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Old 05-04-2012, 09:16 AM   #1
Rob Lister
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Ruling: IP address does not identify person

This is interesting an ruling.

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A landmark ruling in one of the many mass-BitTorrent lawsuits in the US has suffered a severe blow to a thus far lucrative business. Among other things, New York Judge Gary Brown explains in great detail why an IP-address is not sufficient evidence to identify copyright infringers. According to the Judge this lack of specific evidence means that many alleged BitTorrent pirates have been wrongfully accused by copyright holders.
http://torrentfreak.com/judge-an-ip-...person-120503/

I don't know if a ruling from a New York magistrate judge can qualify as 'landmark' but it is a kick in the nads to the RIAA. The article is fairly detailed as to the 'why' of the ruling, most of which is obvious to anyone with a router. Other judges in other cases have alluded to this issue but never have they thrown out cases based solely upon it while recommending that other judges do the same.

My current IP is 192.168.1.113
That really sums it up, doesn't it? Sure, My ISP provider gives my house a public IP addy, but once it gets to my router, it's private IP all the way down, just like turtles. My house is a bit less populated of late (with most of the boys grown and gone) but at any given time in years past, my router table had more than a dozen active private IP connections, sometimes quite a few more; desktops, laptops, ipads, xboxes, playstations, android phones. In addition to my own little potential pirates, they invite their little friend pirates over for various computer/game-related activities; every single one using my internet gateway. Add some nieces, nephews, friends and other family, I've got a potential multi-billion dollar lawsuit hanging over my head!
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Old 05-04-2012, 09:18 AM   #2
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Originally Posted by Rob Lister View Post
My current IP is 192.168.1.113
That really sums it up, doesn't it? Sure, My ISP provider gives my house a public IP addy, but once it gets to my router, it's private IP all the way down, just like turtles. My house is a bit less populated of late (with most of the boys grown and gone) but at any given time in years past, my router table had more than a dozen active private IP connections, sometimes quite a few more; desktops, laptops, ipads, xboxes, playstations, android phones. In addition to my own little potential pirates, they invite their little friend pirates over for various computer/game-related activities. Add some nieces, nephews, friends and other family, I've got a potential multi-billion dollar lawsuit hanging over my head!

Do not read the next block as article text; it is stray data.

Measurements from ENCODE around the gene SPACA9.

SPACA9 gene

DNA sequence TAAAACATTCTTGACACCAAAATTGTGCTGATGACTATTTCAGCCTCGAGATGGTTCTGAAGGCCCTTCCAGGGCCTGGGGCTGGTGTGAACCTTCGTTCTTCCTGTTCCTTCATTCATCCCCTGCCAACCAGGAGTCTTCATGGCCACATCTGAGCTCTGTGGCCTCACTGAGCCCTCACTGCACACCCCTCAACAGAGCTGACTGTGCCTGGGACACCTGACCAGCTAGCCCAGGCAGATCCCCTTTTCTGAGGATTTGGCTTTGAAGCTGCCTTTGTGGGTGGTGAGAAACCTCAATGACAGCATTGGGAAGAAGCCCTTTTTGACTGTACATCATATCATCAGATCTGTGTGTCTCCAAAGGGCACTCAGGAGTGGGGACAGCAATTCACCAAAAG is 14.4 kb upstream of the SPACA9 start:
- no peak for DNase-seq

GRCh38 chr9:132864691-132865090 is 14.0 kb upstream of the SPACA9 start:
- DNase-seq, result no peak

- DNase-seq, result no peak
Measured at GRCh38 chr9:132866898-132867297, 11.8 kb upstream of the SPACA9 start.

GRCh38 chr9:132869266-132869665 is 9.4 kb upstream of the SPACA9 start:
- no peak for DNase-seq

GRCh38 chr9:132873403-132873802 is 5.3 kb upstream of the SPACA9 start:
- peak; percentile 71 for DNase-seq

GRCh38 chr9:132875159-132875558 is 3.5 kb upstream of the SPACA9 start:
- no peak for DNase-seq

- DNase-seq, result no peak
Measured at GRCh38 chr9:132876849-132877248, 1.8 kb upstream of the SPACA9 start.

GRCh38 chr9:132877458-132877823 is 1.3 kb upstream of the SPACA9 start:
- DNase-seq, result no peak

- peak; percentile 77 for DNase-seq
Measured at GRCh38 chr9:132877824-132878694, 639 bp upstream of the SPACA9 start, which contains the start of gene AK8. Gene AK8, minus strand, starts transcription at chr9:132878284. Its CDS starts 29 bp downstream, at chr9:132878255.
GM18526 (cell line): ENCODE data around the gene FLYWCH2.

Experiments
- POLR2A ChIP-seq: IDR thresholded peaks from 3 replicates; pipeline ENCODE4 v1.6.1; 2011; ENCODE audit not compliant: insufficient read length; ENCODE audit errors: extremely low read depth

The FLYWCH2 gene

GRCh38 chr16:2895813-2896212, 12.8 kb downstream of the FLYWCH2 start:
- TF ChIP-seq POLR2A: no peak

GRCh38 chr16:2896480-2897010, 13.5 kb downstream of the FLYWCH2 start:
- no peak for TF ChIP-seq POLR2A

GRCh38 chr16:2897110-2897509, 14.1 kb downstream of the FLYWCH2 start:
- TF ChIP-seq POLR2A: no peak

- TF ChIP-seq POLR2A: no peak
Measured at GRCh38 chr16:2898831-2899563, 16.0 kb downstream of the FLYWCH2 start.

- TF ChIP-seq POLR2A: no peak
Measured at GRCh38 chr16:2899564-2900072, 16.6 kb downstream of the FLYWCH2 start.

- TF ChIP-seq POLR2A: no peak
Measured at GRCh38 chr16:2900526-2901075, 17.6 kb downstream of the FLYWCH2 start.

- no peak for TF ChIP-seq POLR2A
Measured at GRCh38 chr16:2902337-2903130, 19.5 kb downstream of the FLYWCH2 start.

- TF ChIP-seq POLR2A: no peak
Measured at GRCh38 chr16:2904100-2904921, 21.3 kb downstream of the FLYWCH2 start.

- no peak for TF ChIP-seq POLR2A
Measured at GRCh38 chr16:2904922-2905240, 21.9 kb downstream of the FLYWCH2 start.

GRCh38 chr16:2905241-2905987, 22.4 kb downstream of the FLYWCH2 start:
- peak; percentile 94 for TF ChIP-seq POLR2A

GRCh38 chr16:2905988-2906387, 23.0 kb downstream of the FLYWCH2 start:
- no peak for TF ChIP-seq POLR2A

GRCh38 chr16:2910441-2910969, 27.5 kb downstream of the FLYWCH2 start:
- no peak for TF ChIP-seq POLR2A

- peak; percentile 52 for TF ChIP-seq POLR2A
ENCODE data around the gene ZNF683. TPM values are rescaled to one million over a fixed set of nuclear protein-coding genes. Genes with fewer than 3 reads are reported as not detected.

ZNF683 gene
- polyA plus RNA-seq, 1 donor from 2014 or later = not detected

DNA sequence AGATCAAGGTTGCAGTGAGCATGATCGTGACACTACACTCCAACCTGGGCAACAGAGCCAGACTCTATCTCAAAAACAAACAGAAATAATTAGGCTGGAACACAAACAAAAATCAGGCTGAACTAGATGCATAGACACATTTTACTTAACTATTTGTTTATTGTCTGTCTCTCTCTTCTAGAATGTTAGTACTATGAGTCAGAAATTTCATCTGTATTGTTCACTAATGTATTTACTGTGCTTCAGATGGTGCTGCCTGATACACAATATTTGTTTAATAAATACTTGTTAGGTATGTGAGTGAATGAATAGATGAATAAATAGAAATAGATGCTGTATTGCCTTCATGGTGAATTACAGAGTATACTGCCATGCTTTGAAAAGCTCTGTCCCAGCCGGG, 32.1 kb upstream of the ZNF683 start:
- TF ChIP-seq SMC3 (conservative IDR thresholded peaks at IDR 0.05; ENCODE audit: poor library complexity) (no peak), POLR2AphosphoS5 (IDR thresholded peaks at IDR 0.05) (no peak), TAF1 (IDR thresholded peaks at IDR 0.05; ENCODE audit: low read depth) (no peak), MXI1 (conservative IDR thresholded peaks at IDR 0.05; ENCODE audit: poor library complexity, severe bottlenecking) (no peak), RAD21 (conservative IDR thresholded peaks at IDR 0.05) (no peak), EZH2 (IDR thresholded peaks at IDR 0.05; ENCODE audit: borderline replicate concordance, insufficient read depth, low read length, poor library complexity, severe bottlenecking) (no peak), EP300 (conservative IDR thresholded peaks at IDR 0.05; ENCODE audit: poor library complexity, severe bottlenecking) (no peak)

Your IP connection, your responsibility to ensure its legal use. That's been the approach in the British courts, and it's one that I entirely agree with. To do otherwise is to give an open invitation to piracy (IMHO).
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Old 05-04-2012, 09:49 AM   #3
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It should be like a car --- if I make a reasonable effort to ensure that my car is locked up and the key is secured w/in my home, I should _not_ be liable if someone steals it, uses it in a bank robbery and then returns it --- I just have to prove that I wasn't the get-away driver and that I didn't loan out the vehicle for that purpose (and of course, co-operate w/ the investigation to a reasonable degree).

If a reasonable effort is made to secure a WI-FI connection then the presumption of innocence requires that the prosecution prove that it was a particular individual that did the downloading.
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Old 05-04-2012, 09:50 AM   #4
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Originally Posted by HarryT View Post
Your IP connection, your responsibility to ensure its legal use. That's been the approach in the British courts, and it's one that I entirely agree with. To do otherwise is to give an open invitation to piracy (IMHO).
I'm willing to bet your HO would change if you were suddenly charged with a crime related to the downloading of illicit material. Suppose, for example, some pervert parked outside your house, hacked your weakly secured wireless, and posted or downloaded some decidedly illegal content over your assigned addy.

How do you prove it was not you?

Maybe you think it wouldn't happen to you. Maybe you think it couldn't happen to you because you're using WPA2 with a really long and secure key; a key your wife or kid or friend gave to another who gave to another, etc.

What if it happened to your friend? Someone in your family? Would your HO change?
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Old 05-04-2012, 09:56 AM   #5
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I'm willing to but your HO would change if you were suddenly charged with a crime related to the downloading of illicit material. Suppose, for example, some pervert parked outside your house, hacked your weakly secured wireless, and posted or downloaded some decidedly illegal content over your assigned addy.
No, it wouldn't. Let's take your viewpoint for a minute. Let's suppose there are four people using your IP connection, not to mention school friends, etc. There is proof that an illegal download was made via your IP connection. How can anyone prove who was actually responsible?